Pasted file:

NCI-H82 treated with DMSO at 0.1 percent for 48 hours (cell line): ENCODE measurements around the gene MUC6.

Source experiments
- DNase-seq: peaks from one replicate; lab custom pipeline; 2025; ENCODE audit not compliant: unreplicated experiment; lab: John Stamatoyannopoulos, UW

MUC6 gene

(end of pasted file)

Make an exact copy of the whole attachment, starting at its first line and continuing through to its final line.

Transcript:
NCI-H82 treated with DMSO at 0.1 percent for 48 hours (cell line): ENCODE measurements around the gene MUC6.

Source experiments
- DNase-seq: peaks from one replicate; lab custom pipeline; 2025; ENCODE audit not compliant: unreplicated experiment; lab: John Stamatoyannopoulos, UW

MUC6 gene